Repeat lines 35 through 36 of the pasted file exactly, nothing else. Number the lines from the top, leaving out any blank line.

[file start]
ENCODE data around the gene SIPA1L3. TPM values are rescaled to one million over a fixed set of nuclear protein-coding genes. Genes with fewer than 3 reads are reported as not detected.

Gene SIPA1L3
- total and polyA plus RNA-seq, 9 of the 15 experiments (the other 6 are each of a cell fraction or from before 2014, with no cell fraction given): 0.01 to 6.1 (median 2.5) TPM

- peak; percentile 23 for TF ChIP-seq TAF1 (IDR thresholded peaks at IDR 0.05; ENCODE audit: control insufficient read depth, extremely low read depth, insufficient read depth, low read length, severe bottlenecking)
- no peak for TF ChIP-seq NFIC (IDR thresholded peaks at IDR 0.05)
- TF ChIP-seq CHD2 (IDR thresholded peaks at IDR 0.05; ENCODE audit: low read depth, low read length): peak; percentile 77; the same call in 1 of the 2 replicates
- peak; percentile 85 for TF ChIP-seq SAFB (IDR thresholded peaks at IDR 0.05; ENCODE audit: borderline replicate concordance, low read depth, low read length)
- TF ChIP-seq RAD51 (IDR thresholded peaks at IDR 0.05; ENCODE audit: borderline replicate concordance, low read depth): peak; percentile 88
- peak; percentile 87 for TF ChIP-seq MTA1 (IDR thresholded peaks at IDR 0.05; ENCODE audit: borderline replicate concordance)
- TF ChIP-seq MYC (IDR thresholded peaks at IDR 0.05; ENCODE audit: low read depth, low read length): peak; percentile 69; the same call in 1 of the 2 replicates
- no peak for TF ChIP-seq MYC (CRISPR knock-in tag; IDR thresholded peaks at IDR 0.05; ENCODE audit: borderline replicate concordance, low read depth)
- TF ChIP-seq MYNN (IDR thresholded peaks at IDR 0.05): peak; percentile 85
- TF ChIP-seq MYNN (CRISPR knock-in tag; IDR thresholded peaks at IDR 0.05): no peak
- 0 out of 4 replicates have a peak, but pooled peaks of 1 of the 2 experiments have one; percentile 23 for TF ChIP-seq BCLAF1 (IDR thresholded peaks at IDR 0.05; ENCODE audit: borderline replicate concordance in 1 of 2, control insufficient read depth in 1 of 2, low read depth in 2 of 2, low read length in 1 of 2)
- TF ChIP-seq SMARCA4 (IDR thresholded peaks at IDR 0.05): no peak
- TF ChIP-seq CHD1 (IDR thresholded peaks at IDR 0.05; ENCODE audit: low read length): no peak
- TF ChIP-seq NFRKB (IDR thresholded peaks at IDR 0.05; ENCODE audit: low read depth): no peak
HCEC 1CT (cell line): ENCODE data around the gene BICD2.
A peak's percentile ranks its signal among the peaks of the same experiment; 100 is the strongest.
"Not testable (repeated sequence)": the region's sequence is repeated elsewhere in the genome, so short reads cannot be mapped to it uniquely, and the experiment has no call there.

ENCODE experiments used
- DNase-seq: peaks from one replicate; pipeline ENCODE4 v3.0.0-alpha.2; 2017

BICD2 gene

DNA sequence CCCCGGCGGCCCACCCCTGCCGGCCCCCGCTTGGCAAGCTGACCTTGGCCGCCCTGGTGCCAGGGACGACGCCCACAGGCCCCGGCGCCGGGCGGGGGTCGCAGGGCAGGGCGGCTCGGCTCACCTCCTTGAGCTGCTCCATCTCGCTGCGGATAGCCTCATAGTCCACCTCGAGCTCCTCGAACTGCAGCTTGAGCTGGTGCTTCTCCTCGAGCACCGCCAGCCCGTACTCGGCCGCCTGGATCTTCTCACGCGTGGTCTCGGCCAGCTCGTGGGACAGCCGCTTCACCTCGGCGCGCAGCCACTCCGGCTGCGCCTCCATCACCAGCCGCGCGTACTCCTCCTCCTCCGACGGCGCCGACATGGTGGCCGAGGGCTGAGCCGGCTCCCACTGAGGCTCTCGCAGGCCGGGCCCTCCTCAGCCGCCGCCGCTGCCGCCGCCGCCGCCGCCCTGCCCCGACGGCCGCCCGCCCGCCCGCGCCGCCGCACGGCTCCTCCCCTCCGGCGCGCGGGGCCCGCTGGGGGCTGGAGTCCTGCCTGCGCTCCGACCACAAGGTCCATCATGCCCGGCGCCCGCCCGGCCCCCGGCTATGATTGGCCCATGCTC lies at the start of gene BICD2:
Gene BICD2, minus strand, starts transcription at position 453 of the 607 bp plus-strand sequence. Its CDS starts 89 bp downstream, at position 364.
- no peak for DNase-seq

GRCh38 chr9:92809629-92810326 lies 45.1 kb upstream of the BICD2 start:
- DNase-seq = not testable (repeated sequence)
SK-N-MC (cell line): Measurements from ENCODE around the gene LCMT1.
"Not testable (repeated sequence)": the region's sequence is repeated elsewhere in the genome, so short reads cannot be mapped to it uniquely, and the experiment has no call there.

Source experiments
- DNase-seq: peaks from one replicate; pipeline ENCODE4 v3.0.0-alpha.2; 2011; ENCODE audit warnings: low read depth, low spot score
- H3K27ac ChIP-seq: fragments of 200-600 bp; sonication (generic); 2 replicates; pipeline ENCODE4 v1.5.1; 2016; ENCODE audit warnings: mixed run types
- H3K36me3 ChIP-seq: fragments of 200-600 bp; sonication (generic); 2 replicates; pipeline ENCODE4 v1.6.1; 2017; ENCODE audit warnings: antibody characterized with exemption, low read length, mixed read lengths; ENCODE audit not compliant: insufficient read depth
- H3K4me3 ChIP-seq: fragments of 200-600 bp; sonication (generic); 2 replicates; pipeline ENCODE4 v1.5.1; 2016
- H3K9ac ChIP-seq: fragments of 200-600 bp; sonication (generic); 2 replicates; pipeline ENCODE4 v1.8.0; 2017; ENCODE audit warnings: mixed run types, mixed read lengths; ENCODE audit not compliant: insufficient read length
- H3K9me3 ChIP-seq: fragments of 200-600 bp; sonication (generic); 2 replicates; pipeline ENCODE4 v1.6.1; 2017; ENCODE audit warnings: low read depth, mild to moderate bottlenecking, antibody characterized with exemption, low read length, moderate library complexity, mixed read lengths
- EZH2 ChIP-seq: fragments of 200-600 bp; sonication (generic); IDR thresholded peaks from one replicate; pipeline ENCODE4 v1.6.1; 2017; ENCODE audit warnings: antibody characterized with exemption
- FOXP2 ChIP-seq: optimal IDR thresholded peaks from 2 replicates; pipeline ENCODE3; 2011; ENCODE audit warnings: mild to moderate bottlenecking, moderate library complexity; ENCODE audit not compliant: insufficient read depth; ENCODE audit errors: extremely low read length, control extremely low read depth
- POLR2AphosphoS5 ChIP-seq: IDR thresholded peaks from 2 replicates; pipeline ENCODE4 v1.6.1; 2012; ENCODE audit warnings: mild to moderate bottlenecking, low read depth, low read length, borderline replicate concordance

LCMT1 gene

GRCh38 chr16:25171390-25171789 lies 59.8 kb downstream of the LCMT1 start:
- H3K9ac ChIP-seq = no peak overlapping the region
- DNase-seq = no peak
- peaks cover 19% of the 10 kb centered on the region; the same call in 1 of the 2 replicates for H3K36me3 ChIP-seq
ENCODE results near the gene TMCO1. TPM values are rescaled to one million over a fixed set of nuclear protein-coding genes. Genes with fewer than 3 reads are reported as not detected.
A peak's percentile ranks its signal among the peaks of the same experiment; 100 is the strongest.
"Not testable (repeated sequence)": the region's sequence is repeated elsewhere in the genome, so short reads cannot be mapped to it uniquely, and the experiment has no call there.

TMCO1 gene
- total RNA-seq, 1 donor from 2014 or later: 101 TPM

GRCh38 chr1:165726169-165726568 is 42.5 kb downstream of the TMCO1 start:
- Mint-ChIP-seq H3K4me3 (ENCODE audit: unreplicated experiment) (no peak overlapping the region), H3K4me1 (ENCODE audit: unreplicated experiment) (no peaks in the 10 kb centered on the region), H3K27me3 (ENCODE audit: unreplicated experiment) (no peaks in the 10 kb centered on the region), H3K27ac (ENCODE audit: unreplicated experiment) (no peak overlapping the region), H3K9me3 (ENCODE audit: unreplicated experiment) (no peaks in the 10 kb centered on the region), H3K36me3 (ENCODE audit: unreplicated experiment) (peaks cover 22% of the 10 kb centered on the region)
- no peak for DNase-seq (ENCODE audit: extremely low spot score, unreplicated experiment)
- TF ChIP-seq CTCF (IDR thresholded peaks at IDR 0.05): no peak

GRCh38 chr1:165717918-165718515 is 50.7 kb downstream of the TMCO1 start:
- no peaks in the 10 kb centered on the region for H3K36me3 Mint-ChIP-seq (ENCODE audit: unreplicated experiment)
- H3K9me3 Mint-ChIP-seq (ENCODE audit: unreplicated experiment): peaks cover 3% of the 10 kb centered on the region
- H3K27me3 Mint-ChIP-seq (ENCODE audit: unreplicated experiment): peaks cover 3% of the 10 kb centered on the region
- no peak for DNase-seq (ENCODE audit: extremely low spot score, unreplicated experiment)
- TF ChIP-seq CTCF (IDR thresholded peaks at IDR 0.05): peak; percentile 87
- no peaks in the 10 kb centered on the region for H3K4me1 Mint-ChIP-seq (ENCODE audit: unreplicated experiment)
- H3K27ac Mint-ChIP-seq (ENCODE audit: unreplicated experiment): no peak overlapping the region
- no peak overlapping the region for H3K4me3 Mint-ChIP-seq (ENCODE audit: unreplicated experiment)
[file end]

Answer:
- H3K4me3 ChIP-seq: fragments of 200-600 bp; sonication (generic); 2 replicates; pipeline ENCODE4 v1.5.1; 2016
- H3K9ac ChIP-seq: fragments of 200-600 bp; sonication (generic); 2 replicates; pipeline ENCODE4 v1.8.0; 2017; ENCODE audit warnings: mixed run types, mixed read lengths; ENCODE audit not compliant: insufficient read length